Thursday, March 03, 2011

The Genesis of "Regulatory Costs"


Theodore Roosevelt has now thought out and matured his doctrine of Socialism. It is not the Marxian Socialism. . . Mr. Roosevelt achieves the redistribution of wealth in a simpler and easier way. He leaves the land, the mines, the factories, the railroads, the banks--all the instruments of production and exchange--in the hands of their individual owners, but of the profits of their operation he takes whatever share the people at any given time may choose to appropriate to the common use. The people are going to say, We care not who owns and milks the cow, so long as we get our fill of the milk and cream. Marx left Socialism in its infancy, a doctrine that stumbled and sprawled under the weight of its own inconsistencies. Mr. Roosevelt's doctrine is of no such complexity. It has all the simplicity of theft and much of its impudence --NYTimes editorial, 1913 quoted at PowerLine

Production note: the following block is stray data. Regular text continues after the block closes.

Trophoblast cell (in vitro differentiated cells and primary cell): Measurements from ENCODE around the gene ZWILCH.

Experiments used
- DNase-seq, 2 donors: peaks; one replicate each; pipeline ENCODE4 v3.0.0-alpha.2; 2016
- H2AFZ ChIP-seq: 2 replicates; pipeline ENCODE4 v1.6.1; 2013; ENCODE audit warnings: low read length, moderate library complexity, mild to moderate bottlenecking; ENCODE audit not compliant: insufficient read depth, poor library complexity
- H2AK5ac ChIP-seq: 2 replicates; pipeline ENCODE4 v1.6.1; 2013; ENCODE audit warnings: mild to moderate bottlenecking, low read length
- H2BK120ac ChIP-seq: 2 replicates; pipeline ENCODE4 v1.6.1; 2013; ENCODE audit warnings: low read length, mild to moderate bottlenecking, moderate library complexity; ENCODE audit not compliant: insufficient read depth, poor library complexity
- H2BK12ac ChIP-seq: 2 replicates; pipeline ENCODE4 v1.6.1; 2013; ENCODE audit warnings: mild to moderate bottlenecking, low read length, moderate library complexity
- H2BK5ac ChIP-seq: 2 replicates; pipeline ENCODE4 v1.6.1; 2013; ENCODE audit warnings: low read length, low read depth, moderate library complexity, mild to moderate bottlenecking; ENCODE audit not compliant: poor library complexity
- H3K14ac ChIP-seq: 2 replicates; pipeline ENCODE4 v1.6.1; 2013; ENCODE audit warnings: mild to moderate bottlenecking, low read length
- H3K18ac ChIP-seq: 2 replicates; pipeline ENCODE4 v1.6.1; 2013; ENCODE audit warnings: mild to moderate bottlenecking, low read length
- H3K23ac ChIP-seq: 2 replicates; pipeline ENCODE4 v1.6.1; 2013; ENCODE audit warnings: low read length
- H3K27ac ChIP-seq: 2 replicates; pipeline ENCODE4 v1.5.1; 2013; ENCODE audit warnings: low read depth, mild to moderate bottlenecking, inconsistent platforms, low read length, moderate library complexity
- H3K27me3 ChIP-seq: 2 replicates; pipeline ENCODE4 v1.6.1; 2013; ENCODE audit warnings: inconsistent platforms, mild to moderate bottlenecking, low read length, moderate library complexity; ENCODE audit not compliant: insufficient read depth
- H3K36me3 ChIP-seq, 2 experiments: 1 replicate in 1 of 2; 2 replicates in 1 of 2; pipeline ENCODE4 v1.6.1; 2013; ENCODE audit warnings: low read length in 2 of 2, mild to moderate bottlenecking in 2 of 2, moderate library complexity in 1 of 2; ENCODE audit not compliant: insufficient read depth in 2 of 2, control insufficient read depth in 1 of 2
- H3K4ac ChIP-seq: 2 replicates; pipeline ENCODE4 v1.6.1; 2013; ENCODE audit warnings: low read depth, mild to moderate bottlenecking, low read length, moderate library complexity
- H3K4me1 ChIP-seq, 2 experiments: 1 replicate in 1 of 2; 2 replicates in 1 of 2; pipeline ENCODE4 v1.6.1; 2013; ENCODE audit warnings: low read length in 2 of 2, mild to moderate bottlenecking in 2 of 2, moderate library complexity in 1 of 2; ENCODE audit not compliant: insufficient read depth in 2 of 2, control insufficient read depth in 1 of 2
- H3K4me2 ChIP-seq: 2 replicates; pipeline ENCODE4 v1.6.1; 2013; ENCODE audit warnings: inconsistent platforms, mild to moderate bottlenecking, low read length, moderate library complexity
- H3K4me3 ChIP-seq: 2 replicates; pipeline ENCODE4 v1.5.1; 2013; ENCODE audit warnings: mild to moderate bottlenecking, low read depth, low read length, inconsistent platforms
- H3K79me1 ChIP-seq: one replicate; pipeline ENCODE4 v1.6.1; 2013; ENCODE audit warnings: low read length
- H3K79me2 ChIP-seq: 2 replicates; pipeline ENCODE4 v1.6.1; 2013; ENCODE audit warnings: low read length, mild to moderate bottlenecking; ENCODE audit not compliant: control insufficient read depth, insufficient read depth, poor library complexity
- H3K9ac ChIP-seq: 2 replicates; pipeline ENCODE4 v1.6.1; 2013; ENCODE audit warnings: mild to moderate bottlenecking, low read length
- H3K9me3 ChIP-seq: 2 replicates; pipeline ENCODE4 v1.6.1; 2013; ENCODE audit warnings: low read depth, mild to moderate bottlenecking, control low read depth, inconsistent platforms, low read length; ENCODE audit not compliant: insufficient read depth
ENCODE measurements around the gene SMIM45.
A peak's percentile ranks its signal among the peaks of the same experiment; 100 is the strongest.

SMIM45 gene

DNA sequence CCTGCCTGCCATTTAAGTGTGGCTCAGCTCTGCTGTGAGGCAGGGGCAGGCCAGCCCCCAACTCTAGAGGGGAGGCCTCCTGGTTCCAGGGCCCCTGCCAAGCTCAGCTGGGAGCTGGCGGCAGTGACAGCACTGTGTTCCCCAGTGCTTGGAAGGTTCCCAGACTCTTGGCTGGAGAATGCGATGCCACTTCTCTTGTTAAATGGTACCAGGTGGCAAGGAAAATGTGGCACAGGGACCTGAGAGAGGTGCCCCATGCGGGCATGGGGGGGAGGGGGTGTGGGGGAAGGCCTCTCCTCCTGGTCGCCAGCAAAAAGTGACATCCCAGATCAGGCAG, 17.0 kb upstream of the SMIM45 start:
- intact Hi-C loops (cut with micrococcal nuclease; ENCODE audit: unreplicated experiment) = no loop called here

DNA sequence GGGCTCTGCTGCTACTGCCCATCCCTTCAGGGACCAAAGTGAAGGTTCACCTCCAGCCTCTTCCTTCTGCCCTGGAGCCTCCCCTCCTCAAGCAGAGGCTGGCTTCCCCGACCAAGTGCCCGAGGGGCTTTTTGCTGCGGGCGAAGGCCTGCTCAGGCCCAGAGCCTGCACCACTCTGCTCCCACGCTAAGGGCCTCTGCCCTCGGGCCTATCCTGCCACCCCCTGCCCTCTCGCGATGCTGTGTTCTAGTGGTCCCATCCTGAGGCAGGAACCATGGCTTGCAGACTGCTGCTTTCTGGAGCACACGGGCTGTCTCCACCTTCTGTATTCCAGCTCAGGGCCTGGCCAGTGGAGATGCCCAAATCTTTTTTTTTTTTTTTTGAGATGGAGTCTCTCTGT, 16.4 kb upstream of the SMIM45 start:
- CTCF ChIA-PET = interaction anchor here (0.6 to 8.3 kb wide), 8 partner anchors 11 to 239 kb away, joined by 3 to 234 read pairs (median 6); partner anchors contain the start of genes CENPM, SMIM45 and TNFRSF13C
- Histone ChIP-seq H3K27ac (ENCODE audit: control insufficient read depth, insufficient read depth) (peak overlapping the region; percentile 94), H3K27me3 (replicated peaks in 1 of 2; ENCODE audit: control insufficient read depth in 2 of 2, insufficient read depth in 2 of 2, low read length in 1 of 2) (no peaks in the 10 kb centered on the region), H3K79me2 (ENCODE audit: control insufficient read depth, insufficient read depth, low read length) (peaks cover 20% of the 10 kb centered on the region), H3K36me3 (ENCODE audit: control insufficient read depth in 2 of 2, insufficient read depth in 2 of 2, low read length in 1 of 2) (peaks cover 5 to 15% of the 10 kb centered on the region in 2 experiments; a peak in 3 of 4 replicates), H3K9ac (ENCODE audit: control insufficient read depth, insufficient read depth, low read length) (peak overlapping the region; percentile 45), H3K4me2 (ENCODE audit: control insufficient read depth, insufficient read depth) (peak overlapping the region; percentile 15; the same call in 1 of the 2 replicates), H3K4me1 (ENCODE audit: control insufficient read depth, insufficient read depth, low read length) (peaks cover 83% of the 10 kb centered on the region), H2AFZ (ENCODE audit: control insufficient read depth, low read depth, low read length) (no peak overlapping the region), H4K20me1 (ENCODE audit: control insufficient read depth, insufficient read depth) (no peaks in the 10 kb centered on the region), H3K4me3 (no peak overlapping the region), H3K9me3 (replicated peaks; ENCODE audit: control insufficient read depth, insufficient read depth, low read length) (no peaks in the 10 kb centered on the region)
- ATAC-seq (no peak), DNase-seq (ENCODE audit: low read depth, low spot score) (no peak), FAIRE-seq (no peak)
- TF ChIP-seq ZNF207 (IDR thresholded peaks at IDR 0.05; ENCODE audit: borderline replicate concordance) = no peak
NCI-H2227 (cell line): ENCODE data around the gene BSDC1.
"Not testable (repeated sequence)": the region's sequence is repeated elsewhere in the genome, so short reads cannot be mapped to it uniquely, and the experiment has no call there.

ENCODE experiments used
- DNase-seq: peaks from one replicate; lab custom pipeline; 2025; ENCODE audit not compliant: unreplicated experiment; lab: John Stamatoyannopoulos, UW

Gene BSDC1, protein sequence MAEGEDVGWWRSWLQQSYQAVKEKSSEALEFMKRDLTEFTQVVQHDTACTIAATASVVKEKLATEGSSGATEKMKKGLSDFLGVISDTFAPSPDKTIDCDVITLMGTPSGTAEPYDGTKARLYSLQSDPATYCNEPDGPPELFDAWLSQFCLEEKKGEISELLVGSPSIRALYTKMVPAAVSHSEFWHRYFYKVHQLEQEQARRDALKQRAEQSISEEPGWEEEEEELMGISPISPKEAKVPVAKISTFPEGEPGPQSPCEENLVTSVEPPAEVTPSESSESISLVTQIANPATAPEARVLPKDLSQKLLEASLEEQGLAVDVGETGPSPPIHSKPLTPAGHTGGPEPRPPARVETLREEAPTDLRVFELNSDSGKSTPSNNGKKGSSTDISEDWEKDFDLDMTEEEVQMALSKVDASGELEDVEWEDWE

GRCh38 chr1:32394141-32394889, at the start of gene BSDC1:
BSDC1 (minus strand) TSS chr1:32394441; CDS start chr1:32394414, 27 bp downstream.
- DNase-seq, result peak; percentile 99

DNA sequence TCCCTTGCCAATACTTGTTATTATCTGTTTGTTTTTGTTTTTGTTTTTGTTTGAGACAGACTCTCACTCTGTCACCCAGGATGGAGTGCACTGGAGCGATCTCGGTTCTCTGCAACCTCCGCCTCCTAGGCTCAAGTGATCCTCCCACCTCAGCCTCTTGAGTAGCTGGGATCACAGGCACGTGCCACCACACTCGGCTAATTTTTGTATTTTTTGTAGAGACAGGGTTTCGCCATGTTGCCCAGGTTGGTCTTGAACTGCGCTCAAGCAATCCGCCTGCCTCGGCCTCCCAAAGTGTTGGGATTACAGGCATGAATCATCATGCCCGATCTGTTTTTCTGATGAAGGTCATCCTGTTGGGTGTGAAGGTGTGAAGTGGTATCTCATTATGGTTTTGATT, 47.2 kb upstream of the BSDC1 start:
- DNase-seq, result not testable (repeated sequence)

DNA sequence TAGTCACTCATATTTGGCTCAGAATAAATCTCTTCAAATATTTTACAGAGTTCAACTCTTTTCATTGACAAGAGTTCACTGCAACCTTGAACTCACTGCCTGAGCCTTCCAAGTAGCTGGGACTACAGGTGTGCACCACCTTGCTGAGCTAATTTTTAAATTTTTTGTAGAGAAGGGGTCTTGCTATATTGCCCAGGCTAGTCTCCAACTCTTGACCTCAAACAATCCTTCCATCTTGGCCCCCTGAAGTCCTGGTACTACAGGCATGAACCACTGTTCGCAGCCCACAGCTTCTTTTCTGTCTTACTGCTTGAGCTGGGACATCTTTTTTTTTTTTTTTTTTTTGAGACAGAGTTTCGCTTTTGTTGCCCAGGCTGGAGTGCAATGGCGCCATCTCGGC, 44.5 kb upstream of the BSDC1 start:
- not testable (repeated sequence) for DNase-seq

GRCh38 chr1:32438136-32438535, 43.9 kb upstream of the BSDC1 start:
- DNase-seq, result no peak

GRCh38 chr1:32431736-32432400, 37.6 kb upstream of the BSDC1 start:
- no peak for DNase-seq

Now we know the theoretical genesis of using public utilities as cash-cows for Government projects, such as the "We'll Run Digital Internet to South Noplace at Your Expense" tax--or the hidden taxes that utilities pass on for "Greenification" projects.


Anonymous said...

Now TR is a socialist, according to some egghead?


When TR was president, big business labeled him as a socialist, but he ardently refuted these accusations and the principles of Marxism.

In reality, Roosevelt did not despise big business. He knew the trusts in the late 1800's had indirectly increased the standard of living for nearly every American.

He did, however, dislike the power of the trusts and the fact that the American public had little control of them.

Yet, at the same time, he feared giving too much power to labor. His Square Deal policies attempted to strike a balance between the two.

Dad29 said...

Agreed, it's debatable.

But the remarks were a NYTimes editorial. We can debate whether that's written by an 'egghead.'

A LOT of 'progressive' ideas were good ones. FDA, e.g. and FLSA.

The problems we have today is that 'progressivism' has now degenerated into 'governmentalism,'--the doctrine that more Gummint is good Gummint.

No surprise. Thermodynamics predicted the fall.

Anonymous said...

I'm talking about the author from Powerline who is making the assertion. Sorry, I should have clarified.